The Golden Age of Illustration was a period of unprecedented excellence in book and magazine illustration which began in the late nineteenth century and lasted until the outbreak of WW1.
It developed from advances in technology permitting accurate and inexpensive reproduction of art combined with a voracious public demand for new graphic art. Golden age artists were influenced by the Pre-Raphaelites and by such design-oriented movements as the Arts and Crafts movement and Art Nouveau.
Celebrated artists were most often men but as educational opportunity opened up to women in the later 19th century, women artists joined professional enterprises, and also founded their own art associations. But artwork by 'lady artists' was considered inferior. To help overcome that stereotype women became increasingly vocal and confident in promoting their work, as part of the emerging image of the educated, modern and freer "New Woman". As more women entered the artistic community, publishers hired women to create illustrations which depicted the world through women's perspectives.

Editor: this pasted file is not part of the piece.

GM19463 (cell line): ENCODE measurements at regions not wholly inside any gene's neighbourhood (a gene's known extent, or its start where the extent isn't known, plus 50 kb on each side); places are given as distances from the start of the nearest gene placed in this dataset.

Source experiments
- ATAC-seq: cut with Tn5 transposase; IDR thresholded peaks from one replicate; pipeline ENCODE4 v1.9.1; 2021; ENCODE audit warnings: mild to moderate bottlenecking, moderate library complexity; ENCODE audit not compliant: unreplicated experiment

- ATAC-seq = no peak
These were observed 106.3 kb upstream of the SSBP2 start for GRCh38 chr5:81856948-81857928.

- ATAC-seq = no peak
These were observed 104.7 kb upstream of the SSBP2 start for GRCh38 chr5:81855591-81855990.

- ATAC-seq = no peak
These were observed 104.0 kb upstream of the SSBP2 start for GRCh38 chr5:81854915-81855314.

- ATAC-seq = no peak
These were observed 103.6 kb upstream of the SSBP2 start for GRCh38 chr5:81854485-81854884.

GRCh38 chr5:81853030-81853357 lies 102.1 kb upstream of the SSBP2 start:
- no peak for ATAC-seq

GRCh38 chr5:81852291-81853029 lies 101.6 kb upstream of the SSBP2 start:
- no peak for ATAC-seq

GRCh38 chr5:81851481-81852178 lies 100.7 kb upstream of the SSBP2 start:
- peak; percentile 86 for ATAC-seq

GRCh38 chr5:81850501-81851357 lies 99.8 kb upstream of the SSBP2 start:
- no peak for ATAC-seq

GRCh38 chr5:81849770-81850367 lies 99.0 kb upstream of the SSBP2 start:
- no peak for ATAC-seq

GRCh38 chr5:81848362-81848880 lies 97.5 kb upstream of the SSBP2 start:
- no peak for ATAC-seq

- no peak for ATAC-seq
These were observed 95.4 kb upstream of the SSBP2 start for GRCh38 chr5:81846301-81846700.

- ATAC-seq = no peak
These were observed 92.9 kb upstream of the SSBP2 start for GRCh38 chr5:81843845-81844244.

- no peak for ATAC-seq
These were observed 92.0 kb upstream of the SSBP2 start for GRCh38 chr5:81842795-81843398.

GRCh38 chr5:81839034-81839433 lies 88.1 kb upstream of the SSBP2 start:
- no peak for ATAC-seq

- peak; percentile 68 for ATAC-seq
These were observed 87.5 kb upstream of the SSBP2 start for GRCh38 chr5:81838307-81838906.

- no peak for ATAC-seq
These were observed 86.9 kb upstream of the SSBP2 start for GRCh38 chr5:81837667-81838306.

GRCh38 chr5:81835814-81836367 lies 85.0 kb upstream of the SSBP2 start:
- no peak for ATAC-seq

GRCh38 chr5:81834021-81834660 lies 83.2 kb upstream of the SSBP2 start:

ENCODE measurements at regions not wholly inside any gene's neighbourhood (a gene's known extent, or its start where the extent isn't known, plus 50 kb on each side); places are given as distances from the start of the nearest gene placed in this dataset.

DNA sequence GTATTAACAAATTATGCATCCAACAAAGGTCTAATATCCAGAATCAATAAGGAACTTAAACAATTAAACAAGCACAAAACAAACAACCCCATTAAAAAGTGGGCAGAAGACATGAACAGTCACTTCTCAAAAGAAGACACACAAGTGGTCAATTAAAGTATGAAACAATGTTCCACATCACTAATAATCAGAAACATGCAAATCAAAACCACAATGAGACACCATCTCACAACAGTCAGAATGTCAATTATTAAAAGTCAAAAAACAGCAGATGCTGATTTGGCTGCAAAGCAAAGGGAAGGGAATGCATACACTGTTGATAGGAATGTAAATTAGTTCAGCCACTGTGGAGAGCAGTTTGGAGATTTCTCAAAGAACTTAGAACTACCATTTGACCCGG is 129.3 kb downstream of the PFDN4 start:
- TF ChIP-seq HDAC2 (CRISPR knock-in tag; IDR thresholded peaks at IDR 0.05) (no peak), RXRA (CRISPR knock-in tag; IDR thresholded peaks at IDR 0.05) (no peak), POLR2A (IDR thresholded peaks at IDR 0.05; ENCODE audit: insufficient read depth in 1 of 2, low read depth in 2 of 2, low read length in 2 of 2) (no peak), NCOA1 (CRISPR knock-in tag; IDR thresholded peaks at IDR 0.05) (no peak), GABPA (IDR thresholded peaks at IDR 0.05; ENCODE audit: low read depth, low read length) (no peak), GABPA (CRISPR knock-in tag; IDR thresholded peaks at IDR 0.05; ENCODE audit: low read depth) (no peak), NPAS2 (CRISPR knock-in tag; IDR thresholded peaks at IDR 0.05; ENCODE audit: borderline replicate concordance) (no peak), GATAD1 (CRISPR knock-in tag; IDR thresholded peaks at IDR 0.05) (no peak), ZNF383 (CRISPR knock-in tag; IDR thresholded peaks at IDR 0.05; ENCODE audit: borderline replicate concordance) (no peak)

This 50-image graphics collection includes works by renowned American Golden-Age women illustrators Jessie Willcox Smith, Elizabeth Shippen Green, Anna Whelan Betts, Ethel Franklin Betts, Elenore Plaisted Abbott, Maria Kirk, Katharine Pyle and Sarah Stilwell.
There are also notes on each artist and a description of the Golden Age of Illustration - everything you'll need to present a lecture or give a lesson on Women Golden Age Illustrators with little or no preparation required.
What's more, all of the images in this collection are out of copyright therefore you can use/re-use them for whatever purpose you like, no permission required and no royalties to pay! Have fun with them!